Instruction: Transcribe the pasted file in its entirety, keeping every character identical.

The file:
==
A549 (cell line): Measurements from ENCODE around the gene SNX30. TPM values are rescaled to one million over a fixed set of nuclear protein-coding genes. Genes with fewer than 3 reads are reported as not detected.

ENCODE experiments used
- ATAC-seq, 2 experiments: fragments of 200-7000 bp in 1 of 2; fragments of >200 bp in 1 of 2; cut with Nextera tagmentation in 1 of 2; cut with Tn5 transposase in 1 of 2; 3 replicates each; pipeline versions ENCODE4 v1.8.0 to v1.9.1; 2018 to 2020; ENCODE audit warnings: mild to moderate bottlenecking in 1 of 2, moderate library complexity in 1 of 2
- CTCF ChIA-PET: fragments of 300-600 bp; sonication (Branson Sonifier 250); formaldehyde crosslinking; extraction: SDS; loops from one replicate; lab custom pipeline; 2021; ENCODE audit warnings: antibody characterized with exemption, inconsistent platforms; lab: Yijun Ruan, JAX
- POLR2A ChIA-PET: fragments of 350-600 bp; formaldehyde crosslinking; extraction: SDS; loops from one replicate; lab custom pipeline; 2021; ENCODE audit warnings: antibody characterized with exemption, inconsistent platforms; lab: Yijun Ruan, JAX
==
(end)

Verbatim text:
A549 (cell line): Measurements from ENCODE around the gene SNX30. TPM values are rescaled to one million over a fixed set of nuclear protein-coding genes. Genes with fewer than 3 reads are reported as not detected.

ENCODE experiments used
- ATAC-seq, 2 experiments: fragments of 200-7000 bp in 1 of 2; fragments of >200 bp in 1 of 2; cut with Nextera tagmentation in 1 of 2; cut with Tn5 transposase in 1 of 2; 3 replicates each; pipeline versions ENCODE4 v1.8.0 to v1.9.1; 2018 to 2020; ENCODE audit warnings: mild to moderate bottlenecking in 1 of 2, moderate library complexity in 1 of 2
- CTCF ChIA-PET: fragments of 300-600 bp; sonication (Branson Sonifier 250); formaldehyde crosslinking; extraction: SDS; loops from one replicate; lab custom pipeline; 2021; ENCODE audit warnings: antibody characterized with exemption, inconsistent platforms; lab: Yijun Ruan, JAX
- POLR2A ChIA-PET: fragments of 350-600 bp; formaldehyde crosslinking; extraction: SDS; loops from one replicate; lab custom pipeline; 2021; ENCODE audit warnings: antibody characterized with exemption, inconsistent platforms; lab: Yijun Ruan, JAX